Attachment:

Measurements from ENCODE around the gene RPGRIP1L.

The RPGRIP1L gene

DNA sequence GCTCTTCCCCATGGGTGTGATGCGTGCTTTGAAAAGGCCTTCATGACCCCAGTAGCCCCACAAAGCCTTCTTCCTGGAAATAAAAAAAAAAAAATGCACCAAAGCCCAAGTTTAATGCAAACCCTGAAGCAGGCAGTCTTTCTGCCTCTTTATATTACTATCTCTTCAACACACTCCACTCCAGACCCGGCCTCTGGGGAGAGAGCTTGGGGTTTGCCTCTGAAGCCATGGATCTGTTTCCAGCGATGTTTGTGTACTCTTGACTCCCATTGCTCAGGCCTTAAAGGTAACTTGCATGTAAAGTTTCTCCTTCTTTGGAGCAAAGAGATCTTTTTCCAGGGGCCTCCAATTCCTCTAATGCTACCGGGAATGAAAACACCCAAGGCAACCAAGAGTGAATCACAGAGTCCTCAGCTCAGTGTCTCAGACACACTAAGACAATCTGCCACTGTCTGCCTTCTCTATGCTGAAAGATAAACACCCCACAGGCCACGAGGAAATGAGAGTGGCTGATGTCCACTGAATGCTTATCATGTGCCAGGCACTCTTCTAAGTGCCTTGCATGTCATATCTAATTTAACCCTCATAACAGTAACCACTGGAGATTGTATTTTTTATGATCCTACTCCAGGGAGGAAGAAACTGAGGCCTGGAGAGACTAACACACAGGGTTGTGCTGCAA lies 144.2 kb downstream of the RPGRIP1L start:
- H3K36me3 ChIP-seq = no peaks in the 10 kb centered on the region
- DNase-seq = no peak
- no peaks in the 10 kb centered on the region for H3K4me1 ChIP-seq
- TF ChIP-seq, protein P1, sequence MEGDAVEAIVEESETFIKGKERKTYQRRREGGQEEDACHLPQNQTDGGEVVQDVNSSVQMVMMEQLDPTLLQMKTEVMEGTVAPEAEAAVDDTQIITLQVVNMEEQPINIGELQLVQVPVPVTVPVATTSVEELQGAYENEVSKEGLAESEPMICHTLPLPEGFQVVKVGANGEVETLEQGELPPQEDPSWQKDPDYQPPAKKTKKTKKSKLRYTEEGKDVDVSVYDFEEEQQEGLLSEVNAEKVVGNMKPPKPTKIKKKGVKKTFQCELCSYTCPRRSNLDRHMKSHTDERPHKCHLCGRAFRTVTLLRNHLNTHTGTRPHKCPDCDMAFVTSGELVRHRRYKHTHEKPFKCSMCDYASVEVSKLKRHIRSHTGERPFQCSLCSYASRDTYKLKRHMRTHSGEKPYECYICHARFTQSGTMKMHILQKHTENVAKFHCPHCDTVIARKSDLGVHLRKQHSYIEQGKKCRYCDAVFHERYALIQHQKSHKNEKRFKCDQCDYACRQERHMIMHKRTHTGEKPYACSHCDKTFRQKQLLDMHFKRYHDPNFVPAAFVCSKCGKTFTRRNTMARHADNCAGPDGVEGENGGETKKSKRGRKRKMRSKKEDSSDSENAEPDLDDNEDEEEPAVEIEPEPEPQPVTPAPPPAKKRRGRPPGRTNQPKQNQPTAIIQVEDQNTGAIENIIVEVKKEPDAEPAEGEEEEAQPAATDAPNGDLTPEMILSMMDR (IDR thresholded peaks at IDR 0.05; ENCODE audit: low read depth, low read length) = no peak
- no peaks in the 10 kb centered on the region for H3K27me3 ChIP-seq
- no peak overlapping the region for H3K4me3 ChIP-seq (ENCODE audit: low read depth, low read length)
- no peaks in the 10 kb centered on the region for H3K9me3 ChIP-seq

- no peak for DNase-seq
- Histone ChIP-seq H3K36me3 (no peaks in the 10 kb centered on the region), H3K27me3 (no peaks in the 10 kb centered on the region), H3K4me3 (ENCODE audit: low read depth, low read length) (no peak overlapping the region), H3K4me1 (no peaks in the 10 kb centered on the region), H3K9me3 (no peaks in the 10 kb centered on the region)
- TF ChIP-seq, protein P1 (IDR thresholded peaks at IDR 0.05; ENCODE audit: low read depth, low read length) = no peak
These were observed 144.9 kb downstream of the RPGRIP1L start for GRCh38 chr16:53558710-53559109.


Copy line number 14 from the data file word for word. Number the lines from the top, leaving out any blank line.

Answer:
These were observed 144.9 kb downstream of the RPGRIP1L start for GRCh38 chr16:53558710-53559109.